Home' Advance In Review : Advance in Review July 2014 Contents Welcome to another edition of Advance In Review.
The past few months have been both busy and rewarding for the
Air Force Band, with two ‘once in a lifetime’ events occurring in
the same month. We are delighted to share these stories with you
in this special edition of Advance In Review.
In April this year, Australia hosted a visit by Their Royal
Highnesses The Duke and Duchess of Cambridge. During that
visit, the Air Force Band had the tremendous privilege of being
part of the Royal Guard during their visit to RAAF Base Amberley.
As The Duchess of Cambridge was escorted by the Chief of
Defence Force, the Air Force Band first performed a Royal Salute
which included God Save The Queen for Prince William. Next, as
Prince William inspected the Royal Guard, we played Coronation
March by Meyerbeer. To perform these works for The Duke of
Cambridge was a great honour.
Perhaps the most memorable moment of that day was when
The Duke of Cambridge inspected the Air Force Band. I had a
brief opportunity to meet Prince William before escorting him
around the band as he took the time to stop and meet some of
As The Duke and Duchess of Cambridge departed RAAF Base
Amberley, the Air Force Band drove to Brisbane International
Airport where we departed for Turkey that very evening. After
just a couple of days of technical rehearsals, the Air Force Band
performed at the ANZAC Day Dawn Service on the shores of
Gallipoli, as well as a Commemoration Service at Lone Pine.
We also performed in a special ANZAC concert in Ankara before
returning to Australia.
It was also around this time that our new flautist, Aircraftwoman
Emma Knight, joined the Air Force Band. Emma is familiar to
the Air Force Band having undertaken work experience with us
during high school, and working with us more recently as a casual
civilian musician. I am delighted to welcome Emma as a full-time
permanent member of Air Force Band.
Squadron Leader Mathew Shelley | Commanding Officer
In this edition of Advance in Review we
are reflecting on our involvement in this
year’s Remembrance Ceremonies at Anzac
Cove and Lone Pine in Gallipoli. A few of
our members have contributed stories to
give their personal account of what the
experience was like and how it affected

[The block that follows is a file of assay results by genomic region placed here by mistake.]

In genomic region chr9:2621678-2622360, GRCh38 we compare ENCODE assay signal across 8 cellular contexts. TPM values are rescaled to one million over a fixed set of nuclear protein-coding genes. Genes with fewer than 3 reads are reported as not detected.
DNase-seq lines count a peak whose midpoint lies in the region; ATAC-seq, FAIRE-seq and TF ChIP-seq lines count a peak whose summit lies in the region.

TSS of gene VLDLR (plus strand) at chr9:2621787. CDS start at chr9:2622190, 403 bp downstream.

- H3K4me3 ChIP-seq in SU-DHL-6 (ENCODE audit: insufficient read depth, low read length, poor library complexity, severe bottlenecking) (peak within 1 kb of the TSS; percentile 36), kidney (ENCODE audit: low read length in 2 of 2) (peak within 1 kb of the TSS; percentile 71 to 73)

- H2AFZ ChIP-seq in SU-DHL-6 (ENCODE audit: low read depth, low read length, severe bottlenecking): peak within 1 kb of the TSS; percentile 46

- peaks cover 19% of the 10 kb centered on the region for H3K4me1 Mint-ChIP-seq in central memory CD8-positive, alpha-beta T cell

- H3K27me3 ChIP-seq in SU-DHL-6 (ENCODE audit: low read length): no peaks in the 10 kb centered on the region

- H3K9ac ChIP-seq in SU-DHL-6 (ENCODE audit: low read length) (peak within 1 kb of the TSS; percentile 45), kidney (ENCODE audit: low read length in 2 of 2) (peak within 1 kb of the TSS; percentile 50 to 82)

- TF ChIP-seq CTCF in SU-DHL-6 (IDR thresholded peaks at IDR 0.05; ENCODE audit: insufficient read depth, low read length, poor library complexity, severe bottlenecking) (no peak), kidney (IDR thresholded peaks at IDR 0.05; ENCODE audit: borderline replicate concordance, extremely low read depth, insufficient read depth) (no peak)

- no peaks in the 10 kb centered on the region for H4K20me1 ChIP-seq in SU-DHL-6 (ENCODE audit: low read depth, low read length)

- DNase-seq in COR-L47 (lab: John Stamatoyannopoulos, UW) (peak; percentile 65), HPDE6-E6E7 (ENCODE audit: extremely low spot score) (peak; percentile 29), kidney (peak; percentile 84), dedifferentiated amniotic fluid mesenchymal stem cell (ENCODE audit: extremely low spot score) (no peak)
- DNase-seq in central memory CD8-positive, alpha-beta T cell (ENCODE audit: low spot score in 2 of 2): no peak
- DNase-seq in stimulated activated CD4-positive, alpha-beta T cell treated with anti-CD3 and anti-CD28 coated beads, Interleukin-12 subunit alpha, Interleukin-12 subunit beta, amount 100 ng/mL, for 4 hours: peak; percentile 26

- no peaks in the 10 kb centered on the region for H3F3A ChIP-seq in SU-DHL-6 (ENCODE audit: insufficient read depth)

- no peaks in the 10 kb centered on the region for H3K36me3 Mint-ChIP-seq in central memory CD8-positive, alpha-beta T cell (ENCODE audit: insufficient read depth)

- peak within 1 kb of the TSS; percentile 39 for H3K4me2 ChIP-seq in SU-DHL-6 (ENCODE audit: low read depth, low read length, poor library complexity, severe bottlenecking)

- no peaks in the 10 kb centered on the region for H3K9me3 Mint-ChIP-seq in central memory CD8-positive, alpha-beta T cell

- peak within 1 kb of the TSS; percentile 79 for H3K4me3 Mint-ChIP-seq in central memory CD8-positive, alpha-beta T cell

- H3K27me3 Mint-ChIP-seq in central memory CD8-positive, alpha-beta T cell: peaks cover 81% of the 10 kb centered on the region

To give some perspective to the significance
of this event, we have included a reading
from the Anzac Cove service by Mr Simon
Lewis, PSM Secretary of the Department of
Veterans’ Affairs, Australia.
Many of us have grown up on the stories
of heroism displayed by the Anzacs, the
stoicism with which they bore hardships,
the larrikinism which helped them endure
in the face of horrors, and the way in which
young nations came to be defined by what
occurred here. Like all history, these
stories are multifaceted, and the full story
was much more complex and layered.
Nonetheless, the words of those who served
here, written at the time, do tell of the
most extraordinary acts being undertaken
by those who simply did their jobs, did
their duty, as soldiers. The 16th Governor-
General of Australia, Richard Casey, served
here as a young officer with the Australian
First Division. In his diary he recounted a
raid on the Turkish trenches on the 30th of
May. He wrote:
As to our fellows in the Turk trench
their progress was followed by the most
remarkable series of bomb explosions and
violent eruptions for over an hour – none
of them came back and I am afraid none
of them could have got out alive. It was a
very sad – if wonderfully gallant sight to
see those 20 or 30 men going to certain
death with all the dash imaginable. I shall
never forget that last man into the Turkish
trench – he stood upon the Turkish parapet
and threw bomb after bomb into the trench.
Just as he was hurling the last one he was
knocked down by a dozen bullets and fell
into the trench ... thus ended a very heavy
battle and an unhappy piece of work. I can
not see what good these small individual
attacks can do – men get cut up and no
apparent good comes of it. If a battalion had
been pushed in they could have done
something but what can thirty men do? I
finished the day with a very great admiration
for our fellows – but it does not
tend to enspirit one.
Today, almost a century later, we take this
time to remember and honour those who
fought here for our countries and those
who gave their lives. Though we talk of
futility, nobility, horror, loss and gain and
we may argue about the world view of the
time and what it meant, we are here in
this special place to remember something
greater, to remember the people rather
than their purpose. This remembrance is
not about glorifying war. It is, rather, about
the acknowledgement of the true service
and sacrifice of those who gave their all
for their countries. This remembrance is
something that we would forget or diminish
at our peril and should we diminish their
memory, we would be left all the poorer.
Words are often hollow. But some are not:
Lest we forget.
Mr Simon Lewis, PSM, Secretary of the
Department of Veterans’ Affairs, Australia.
The Air Force Band would like to thank the
Department of Veterans’ Affairs, Australia
for allowing us to replicate this speech.
remembering the anzacs
Squadron Leader Mathew Shelley conducts the Air Force
Band during the 2014 Anzac Day memorial service at Lone
Pine. Photo by CPL Matthew Bickerton
Front Cover: Australian and New Zealand spectators watch the 2014
Anzac Day memorial service at Lone Pine. Photo by Corporal Matthew
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